“My daddy used to say, ‘Life is simple. People make it complicated,” Harvey said.

Harvey has seen the occasional student protest but said he tries to work with student leaders to find solutions — such as when students told him that the dining hall was insufficient. He helped raise $25 million for a new facility, which opened in 2012. When complaints about the dining hall and food resurfaced in 2018, the school established a group of 10 students to meet monthly to discuss concerns.

Under Harvey’s leadership, academics have improved and the average SAT score for accepted students has risen by more than 300 points. But recently, Hampton has faced challenges with the accreditation of its School of Pharmacy.

Hampton has sued the Accrediting Council on Pharmacy Education for refusing to accredit the program and the matter is still before the court. Students enrolled through the class of 2023 will not be affected and will graduate with the same rights and privileges as those from accredited programs.

Before Harvey announced his plans to retire, he and the university also had to weather the pandemic. He was criticized for requiring faculty and staff to come to campus until early April — weeks after students were sent home.

Some were upset again after he made Hampton the first college in Virginia to require students, faculty and staff to get the COVID-19 vaccine. The school offered religious and medical exemptions, but 99% of students and 98% of faculty and staff are vaccinated.

Harvey said he “really doesn’t care if people are going to push back on things that are right.”

More than two years into the pandemic, campus visitors still need to have a negative COVID test administered by the school and must undergo temperature checks.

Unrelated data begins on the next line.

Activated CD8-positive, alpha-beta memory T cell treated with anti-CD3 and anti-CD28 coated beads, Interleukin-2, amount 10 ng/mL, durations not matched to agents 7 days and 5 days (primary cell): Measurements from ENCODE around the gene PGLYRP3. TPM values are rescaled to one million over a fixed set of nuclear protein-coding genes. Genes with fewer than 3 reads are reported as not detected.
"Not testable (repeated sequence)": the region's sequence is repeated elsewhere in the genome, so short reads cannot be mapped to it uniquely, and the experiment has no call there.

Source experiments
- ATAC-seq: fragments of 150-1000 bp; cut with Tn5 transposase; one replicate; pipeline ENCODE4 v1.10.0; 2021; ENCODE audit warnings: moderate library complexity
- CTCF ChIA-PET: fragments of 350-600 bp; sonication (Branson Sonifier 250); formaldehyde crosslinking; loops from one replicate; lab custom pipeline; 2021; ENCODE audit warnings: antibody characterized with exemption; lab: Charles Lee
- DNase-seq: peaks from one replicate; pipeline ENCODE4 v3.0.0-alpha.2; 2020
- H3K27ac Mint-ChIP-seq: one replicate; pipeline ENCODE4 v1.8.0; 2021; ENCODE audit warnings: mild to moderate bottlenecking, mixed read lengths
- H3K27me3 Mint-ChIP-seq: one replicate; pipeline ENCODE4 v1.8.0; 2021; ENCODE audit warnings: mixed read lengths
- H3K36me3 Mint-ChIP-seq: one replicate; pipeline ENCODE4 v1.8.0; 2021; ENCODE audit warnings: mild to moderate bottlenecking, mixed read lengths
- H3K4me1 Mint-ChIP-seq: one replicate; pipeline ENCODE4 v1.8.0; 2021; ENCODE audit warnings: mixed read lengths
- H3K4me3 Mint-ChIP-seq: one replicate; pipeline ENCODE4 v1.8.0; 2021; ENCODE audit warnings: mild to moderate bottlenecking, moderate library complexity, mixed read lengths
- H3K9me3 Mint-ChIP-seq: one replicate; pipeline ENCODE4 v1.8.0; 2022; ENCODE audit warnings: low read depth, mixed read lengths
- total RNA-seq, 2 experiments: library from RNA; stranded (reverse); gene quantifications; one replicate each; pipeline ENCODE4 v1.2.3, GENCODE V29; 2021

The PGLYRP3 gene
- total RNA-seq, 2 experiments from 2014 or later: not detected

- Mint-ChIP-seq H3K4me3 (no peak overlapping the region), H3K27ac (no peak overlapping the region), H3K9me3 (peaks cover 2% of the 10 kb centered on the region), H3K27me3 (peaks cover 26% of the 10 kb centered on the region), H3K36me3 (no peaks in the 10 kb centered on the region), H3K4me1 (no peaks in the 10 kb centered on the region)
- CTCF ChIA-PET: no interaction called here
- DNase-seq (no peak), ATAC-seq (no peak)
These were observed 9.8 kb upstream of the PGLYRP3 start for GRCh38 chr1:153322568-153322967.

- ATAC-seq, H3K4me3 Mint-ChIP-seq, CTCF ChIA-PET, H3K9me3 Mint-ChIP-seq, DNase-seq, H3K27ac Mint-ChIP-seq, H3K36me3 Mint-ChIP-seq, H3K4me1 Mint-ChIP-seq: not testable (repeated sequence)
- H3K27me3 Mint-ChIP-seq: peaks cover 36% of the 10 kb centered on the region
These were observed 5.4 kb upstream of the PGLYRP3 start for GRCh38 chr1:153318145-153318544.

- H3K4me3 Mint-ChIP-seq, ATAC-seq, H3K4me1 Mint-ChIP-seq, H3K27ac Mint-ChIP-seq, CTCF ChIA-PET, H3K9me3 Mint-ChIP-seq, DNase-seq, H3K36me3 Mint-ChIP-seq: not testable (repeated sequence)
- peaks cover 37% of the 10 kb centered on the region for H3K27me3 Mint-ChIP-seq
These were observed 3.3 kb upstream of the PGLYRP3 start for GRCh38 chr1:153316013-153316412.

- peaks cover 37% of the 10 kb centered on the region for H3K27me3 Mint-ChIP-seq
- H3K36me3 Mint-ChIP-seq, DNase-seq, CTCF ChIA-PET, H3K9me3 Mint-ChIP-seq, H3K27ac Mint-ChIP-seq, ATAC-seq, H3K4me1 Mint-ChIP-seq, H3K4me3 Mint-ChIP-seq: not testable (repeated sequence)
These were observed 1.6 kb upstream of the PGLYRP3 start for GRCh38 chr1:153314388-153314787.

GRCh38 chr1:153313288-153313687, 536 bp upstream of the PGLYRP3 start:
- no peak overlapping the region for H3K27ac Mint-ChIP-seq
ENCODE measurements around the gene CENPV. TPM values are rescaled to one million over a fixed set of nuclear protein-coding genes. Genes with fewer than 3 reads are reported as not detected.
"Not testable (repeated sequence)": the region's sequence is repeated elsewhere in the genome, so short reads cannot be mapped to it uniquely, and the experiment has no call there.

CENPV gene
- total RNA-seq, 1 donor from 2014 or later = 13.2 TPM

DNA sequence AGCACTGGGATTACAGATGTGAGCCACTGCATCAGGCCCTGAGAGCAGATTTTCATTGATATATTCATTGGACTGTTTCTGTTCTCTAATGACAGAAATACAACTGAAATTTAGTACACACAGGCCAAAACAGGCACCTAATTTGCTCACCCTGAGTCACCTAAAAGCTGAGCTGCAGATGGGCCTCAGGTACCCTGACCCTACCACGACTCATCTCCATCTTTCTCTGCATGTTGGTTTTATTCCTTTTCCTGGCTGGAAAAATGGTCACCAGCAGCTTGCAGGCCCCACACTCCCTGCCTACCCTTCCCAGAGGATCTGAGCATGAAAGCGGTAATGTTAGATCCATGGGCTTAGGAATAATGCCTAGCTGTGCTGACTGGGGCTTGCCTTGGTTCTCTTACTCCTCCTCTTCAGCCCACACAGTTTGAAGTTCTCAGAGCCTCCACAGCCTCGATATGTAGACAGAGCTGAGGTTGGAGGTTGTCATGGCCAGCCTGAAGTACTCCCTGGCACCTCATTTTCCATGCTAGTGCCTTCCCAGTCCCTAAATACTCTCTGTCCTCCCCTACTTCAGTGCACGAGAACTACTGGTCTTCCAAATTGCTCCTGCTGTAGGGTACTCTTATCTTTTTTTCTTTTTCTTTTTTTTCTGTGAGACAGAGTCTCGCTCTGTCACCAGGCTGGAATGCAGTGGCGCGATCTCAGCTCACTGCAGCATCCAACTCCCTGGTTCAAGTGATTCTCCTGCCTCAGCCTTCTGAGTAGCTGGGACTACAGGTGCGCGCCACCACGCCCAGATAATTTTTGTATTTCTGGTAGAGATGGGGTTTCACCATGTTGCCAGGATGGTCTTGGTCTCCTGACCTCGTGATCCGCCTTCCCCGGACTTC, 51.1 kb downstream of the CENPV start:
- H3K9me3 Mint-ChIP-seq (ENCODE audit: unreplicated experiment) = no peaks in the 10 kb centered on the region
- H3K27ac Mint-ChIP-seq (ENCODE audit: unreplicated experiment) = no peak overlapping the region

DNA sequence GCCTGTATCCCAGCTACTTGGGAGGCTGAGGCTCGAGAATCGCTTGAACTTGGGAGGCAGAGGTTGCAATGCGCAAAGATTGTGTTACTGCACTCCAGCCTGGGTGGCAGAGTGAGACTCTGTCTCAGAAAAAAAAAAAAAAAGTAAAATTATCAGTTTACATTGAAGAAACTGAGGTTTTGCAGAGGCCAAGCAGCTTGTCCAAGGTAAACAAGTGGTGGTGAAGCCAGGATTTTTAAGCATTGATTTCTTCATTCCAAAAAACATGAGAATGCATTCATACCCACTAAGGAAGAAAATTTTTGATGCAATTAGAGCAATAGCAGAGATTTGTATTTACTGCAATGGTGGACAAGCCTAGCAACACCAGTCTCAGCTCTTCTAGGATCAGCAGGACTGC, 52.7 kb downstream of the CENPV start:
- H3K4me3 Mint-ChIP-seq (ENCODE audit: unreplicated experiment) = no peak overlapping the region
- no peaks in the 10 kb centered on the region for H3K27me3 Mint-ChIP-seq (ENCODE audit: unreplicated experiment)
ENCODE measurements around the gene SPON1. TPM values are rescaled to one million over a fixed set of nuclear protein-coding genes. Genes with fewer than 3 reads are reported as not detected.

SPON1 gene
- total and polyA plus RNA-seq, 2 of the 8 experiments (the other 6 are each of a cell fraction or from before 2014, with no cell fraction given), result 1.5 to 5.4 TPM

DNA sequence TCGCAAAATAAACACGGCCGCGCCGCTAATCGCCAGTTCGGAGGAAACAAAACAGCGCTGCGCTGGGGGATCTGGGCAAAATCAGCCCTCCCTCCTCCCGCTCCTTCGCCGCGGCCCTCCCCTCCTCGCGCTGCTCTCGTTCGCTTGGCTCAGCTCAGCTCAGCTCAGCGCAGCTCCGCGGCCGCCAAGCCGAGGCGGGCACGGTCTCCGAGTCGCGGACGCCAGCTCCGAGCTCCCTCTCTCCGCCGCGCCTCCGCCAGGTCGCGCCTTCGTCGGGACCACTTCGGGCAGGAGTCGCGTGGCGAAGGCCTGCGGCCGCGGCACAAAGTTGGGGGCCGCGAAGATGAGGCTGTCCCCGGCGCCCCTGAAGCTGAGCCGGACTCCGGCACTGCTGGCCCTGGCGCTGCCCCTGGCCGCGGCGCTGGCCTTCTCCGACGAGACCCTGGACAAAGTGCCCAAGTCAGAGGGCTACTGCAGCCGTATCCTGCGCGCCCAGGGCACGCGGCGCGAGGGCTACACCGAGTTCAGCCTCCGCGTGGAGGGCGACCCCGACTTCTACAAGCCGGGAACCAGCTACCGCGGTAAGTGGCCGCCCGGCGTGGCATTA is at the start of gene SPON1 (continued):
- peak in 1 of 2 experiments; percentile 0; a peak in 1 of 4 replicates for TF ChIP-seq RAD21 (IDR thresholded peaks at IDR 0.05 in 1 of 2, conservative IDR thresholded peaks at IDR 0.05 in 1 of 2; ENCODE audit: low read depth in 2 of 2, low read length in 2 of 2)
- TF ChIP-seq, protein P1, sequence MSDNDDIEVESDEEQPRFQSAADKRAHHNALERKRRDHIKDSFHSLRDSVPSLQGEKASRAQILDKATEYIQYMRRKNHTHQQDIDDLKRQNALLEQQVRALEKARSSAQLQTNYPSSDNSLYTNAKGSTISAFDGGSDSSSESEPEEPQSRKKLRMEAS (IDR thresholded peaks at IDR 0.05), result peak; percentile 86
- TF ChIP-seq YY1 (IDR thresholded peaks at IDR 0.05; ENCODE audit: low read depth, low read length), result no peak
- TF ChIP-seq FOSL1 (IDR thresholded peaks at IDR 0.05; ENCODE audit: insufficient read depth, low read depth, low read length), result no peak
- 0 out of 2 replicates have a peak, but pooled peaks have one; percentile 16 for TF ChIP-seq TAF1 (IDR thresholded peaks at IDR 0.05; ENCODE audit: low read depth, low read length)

“I always say do what you think is right and best, and then let the chips fall where they may,” he said.

Harvey was recently criticized for opening the university’s doors for the upcoming summer semester to students from Ukraine.

Some, he says, felt as though the predominately Black university shouldn’t be focused on helping the predominately white Ukrainian students, especially when there are Black students in need.

But Harvey said, for him, it’s not about race. He was moved to tears as he talked about the Russian invasion of Ukraine and recent bombings of homes, children and maternity wards.

Since starting at Hampton, he’s met monthly with student leaders and faculty. He’s also had 17 of his administrators go on to become presidents of other colleges.

Harvey emphasized that he has loved being Hampton’s president. In fact, he would devote at least two or three hours a day to working in his office on weekends and holidays. Still, he knew it was his time to retire.

“I’m not a spring chicken anymore,” Harvey said. “I’m 81 years old, but my energy level and my mental acuity, I feel like I did 50 or 60 years ago.”

But he knows it won’t always be that way. He’s got other things to accomplish.

Harvey plans to use his retirement to write. He released his first book in 2016 “Principles of Leadership: The Harvey Leadership Model,” with 10 chapters on leadership, which covered everything from having a vision and a work ethic to being innovative.

He has one book finished that’s been delayed because of the pandemic and another on the way. After that, he says it’ll be time to get to work on his memoir. He plans to title it “The Journey was the Reward” because “every single place that I’ve ever been was terrific.”

“I believe, as honestly as I can look you in the eyes and tell you, the Lord has ordered my steps because I could not have done all the things that I have done if that had not been the case,” he said.

Last month, Hampton University announced that retired Lt. Gen. Darrell K. Williams will be its next president. Williams earned his bachelor’s degree in 1983 from then-Hampton Institute. He also has three master’s degrees from other colleges.

Harvey said he hopes that under Williams’ leadership the university will “continue to excel.” He said the school had more than 23,000 applicants for roughly 1,000 slots in its freshmen class.

As for his future involvement with the university, Harvey plans to take the lead from Williams.

“If he doesn’t ask me, I’m not going to get involved at all,” Harvey said. “If he asks me, I’ll be just as involved as he wants me to be because, for me, I love Hampton.”